Pickton lawsuit: B.C. to pay $50,000 per child

B.C. and Vancouver plan to settle a civil case this week from children of missing women whose DNA...

B.C. and Vancouver plan to settle a civil case this week from children of missing women whose DNA was found on serial killer Robert Pickton's farm, sources told 24 hours. (FILE PHOTO)

David P. Ball, QMI Agency

, Last Updated: 12:47 AM ET

VANCOUVER -- The Province of B.C. and the City of Vancouver are poised to settle a lawsuit with 13 children whose mothers' DNA was found on serial killer Robert Pickton's farm, with each child receiving $50,000 plus legal costs, QMI Agency has learned.

In addition, sources from the victims’ families revealed the province also plans to announce Monday $50,000 in compensation for at least 80 other children of moms linked to the Pickton case.

“We're generally pleased with the settlement,” said Neil Chantler, one of three lawyers who launched the civil case. “Nobody is suggesting that $50,000 is adequate compensation for the loss of their mothers, but this settlement is in accordance with the law in this province.”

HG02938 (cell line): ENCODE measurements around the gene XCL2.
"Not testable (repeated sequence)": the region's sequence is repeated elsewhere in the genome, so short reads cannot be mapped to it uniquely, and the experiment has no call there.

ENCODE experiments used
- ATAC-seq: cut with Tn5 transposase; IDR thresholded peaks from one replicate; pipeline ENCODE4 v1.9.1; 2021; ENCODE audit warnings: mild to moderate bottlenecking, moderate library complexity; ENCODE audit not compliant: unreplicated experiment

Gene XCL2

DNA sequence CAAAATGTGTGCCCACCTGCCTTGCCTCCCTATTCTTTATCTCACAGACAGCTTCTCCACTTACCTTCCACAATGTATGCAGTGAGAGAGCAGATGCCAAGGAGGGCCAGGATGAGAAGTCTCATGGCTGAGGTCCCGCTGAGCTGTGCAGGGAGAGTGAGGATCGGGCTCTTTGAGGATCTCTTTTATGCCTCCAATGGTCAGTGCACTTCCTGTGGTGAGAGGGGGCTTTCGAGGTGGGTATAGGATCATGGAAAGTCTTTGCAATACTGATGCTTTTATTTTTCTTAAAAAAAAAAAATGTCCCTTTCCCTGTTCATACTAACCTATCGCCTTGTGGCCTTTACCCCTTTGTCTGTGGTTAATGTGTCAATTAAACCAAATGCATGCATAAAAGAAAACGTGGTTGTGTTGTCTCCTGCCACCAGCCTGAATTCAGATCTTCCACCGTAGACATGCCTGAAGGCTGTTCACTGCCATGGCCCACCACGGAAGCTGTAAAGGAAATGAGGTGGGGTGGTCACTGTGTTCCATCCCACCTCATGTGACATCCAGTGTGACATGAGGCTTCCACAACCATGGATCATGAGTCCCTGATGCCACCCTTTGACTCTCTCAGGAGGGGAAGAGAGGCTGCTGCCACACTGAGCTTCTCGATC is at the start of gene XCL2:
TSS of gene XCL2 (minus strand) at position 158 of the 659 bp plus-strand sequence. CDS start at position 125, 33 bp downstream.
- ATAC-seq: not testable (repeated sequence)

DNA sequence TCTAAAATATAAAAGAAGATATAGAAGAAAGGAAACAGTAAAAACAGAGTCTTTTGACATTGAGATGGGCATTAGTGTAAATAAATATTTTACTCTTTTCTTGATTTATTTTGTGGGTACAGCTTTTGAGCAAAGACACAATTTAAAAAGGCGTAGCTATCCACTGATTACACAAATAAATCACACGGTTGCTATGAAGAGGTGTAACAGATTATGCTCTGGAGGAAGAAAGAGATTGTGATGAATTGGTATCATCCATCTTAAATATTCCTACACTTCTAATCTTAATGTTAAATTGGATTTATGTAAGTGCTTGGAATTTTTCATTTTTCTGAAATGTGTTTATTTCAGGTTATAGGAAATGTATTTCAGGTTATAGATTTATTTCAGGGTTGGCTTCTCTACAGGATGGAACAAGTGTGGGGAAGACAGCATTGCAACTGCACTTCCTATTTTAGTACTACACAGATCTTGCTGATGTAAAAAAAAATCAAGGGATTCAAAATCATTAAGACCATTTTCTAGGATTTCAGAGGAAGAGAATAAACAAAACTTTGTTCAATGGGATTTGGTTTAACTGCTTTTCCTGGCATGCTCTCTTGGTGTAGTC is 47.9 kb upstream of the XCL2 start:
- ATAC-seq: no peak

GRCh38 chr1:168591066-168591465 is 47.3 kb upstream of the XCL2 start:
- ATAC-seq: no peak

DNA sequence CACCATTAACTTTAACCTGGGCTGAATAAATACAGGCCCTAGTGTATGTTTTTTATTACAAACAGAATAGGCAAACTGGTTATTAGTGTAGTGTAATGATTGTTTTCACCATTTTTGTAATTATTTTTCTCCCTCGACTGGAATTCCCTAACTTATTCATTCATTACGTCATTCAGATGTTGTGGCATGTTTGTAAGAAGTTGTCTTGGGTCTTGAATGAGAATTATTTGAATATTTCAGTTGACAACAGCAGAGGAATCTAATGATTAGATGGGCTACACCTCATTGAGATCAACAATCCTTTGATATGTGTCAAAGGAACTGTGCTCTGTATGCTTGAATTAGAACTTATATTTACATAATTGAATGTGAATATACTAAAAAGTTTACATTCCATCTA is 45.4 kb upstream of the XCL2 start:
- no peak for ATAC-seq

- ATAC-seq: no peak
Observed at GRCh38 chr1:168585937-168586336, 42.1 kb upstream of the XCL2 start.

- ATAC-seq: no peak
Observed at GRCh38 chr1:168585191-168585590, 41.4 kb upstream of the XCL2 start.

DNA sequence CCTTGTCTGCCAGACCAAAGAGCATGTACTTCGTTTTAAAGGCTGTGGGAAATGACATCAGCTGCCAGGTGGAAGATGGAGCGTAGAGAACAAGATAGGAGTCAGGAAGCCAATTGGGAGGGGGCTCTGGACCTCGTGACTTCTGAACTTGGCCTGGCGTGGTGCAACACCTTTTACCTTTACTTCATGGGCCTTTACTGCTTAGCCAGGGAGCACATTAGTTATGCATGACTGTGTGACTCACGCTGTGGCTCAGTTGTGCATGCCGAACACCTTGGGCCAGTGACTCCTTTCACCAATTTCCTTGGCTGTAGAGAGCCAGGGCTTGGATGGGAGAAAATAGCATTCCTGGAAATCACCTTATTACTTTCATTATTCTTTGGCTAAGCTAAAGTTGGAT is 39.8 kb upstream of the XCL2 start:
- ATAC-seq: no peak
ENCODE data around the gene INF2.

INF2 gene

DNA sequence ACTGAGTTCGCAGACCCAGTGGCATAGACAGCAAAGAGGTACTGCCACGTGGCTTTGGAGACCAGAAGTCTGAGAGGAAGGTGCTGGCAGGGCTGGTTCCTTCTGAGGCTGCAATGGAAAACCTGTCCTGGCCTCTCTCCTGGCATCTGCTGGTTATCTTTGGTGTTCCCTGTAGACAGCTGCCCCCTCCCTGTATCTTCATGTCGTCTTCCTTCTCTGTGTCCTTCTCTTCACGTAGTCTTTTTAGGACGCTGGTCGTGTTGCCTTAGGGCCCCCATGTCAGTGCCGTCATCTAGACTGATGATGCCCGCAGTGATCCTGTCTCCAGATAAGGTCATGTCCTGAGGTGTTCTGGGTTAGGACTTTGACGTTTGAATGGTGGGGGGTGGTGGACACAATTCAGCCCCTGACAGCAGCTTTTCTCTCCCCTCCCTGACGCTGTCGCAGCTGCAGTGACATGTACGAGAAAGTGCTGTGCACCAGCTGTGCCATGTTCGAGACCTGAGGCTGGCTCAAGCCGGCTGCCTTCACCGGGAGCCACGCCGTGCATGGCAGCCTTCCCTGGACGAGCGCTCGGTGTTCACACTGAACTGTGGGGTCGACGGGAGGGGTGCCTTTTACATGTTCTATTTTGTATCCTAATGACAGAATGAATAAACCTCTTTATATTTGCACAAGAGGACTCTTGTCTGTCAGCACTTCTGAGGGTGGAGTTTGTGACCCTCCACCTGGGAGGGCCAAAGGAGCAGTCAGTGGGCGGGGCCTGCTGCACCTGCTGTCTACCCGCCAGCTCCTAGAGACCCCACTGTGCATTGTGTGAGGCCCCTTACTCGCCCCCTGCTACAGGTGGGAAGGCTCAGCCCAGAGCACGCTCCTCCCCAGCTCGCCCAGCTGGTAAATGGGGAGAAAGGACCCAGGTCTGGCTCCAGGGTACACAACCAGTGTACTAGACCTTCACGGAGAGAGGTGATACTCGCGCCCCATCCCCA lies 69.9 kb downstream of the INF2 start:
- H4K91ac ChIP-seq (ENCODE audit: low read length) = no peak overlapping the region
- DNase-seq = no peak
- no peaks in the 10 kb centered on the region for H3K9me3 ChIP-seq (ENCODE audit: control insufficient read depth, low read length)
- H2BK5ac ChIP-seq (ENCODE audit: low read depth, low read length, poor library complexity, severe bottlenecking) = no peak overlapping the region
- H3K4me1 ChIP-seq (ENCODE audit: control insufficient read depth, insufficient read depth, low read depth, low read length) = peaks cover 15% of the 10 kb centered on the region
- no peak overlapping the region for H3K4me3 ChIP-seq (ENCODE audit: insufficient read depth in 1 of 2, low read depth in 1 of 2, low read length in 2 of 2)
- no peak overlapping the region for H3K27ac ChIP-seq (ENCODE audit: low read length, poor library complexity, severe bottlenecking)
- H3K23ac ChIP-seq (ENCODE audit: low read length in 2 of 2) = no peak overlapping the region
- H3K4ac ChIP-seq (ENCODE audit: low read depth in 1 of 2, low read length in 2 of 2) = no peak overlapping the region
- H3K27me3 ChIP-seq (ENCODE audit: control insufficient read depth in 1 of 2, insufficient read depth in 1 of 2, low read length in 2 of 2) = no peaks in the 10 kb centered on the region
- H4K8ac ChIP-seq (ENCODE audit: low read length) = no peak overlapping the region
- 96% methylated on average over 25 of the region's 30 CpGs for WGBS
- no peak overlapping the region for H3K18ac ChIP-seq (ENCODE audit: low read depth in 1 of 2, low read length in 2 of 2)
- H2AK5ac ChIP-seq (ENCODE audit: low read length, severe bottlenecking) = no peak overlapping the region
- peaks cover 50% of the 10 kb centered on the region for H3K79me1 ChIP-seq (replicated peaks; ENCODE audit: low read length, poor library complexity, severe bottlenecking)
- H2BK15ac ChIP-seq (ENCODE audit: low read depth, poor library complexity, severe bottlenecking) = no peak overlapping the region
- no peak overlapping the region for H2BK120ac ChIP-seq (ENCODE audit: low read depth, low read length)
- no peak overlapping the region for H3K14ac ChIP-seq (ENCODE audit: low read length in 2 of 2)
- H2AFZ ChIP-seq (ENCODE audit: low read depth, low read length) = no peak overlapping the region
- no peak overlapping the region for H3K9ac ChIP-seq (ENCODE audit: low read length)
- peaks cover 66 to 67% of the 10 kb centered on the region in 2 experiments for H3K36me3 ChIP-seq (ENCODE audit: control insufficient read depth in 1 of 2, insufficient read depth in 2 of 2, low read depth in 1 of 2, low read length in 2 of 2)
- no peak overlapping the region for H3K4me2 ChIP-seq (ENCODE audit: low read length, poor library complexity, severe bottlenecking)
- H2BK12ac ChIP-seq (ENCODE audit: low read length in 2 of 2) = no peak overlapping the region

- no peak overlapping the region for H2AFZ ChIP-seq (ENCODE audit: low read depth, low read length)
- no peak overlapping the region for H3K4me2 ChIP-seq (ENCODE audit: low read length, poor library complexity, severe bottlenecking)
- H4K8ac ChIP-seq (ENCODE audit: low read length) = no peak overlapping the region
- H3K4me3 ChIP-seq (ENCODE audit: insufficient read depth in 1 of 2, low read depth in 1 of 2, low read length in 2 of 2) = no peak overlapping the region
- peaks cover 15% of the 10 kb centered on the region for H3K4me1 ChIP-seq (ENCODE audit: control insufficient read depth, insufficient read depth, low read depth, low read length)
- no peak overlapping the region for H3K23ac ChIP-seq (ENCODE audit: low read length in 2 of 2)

The lawsuits were launched last May against Pickton, his brother Dave and sister Linda, the governments of Vancouver and B.C. — representing their respective police forces — and several individually named officers.

The civil case returns to court Tuesday, but will now only focus on the two Pickton brothers.

Not all of the families are happy with B.C.'s offer. Bridget Perrier is the stepmother of Angel Wolfe, whose birth mother Brenda's remains were found on Pickton's farm.

“As someone who's raised a child that is an orphan due to the systemic racism that went on within the province of B.C. and within the (Vancouver police), this is disgusting,” Perrier said.

Lorelei Williams lost her cousin Tanya Holyk — whose remains were found on the farm — but wasn't part of the lawsuit.

“No amount of money replaces a mother,” she said. “But at least it's something. (Missing and Murdered Women Inquiry commissioner) Wally Oppal said they should do this, but we've had to push and fight for it ever since.”

Chantler said the payout is standard under the law in B.C., which compensates less than other provinces, shining a “spotlight on the woefully inadequate wrongful death law” here.

On Thursday, B.C.'s justice ministry announced $5 million for Oppal's recommendations, but would not comment Sunday on reports of a settlement.


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